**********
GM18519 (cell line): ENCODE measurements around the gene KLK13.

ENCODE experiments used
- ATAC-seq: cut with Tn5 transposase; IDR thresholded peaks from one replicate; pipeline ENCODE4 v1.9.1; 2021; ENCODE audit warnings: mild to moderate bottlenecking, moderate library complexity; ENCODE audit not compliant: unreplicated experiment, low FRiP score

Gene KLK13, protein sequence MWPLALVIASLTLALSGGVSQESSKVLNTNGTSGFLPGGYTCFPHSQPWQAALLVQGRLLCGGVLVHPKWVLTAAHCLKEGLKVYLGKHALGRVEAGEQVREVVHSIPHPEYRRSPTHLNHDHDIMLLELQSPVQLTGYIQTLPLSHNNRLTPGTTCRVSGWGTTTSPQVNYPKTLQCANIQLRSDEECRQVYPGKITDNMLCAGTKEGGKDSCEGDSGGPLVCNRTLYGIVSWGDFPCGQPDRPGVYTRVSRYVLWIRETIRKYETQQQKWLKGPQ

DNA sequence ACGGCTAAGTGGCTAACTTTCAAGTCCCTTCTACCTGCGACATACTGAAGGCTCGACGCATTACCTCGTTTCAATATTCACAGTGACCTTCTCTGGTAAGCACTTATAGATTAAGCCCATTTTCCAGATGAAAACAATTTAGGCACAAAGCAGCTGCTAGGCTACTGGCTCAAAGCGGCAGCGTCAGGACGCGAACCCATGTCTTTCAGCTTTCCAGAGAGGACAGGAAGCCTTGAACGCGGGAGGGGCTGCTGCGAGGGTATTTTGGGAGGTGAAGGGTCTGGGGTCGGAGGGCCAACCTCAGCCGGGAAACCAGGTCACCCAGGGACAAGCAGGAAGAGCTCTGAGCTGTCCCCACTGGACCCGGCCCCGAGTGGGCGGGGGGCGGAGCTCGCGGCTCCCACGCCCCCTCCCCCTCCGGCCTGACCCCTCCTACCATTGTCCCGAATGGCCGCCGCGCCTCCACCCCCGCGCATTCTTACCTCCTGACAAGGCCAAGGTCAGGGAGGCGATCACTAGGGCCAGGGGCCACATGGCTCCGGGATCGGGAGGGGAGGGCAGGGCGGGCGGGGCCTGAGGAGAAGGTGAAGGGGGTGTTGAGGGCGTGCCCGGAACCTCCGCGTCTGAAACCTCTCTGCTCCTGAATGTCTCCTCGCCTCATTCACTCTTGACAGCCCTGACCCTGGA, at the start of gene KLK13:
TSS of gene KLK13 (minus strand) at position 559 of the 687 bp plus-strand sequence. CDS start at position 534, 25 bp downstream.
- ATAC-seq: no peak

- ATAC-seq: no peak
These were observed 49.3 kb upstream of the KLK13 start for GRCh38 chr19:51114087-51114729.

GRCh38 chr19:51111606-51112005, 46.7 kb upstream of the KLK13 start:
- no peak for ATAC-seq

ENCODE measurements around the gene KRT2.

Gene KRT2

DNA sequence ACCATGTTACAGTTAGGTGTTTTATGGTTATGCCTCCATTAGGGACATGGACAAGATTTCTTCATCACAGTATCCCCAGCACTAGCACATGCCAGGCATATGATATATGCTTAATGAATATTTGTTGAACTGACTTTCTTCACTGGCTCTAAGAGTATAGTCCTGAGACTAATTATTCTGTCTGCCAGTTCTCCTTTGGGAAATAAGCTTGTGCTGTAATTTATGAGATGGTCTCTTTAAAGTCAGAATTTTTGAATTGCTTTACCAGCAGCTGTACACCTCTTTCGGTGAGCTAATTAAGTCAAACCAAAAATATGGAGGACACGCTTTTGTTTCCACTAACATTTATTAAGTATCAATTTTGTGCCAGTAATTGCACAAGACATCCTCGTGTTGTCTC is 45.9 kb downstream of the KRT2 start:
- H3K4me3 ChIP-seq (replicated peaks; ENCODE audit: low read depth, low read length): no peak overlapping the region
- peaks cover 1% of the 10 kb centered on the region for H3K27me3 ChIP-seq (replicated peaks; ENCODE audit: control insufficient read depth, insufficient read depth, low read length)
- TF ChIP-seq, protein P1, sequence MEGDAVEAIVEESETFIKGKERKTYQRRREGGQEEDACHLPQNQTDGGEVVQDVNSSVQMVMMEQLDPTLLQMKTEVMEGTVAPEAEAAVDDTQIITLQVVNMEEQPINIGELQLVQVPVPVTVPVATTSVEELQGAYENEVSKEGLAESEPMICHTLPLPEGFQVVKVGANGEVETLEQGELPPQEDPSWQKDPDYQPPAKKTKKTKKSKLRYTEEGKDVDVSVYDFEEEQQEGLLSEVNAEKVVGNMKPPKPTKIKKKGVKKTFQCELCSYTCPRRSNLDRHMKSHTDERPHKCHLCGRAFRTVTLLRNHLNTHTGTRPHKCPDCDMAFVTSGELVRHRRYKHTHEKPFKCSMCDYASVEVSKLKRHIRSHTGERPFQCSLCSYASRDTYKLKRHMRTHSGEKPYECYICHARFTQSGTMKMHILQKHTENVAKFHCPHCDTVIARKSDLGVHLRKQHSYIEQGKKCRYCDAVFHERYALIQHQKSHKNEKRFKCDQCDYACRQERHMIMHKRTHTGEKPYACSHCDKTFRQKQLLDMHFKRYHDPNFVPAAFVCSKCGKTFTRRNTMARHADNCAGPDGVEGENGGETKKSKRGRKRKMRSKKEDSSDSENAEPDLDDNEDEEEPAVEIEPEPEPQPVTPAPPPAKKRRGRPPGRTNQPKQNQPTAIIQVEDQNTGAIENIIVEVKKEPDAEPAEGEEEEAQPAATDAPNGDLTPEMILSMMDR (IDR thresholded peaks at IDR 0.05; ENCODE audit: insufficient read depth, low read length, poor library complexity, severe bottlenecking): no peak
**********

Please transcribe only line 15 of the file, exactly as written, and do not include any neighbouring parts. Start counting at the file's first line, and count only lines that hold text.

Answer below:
- H3K4me3 ChIP-seq (replicated peaks; ENCODE audit: low read depth, low read length): no peak overlapping the region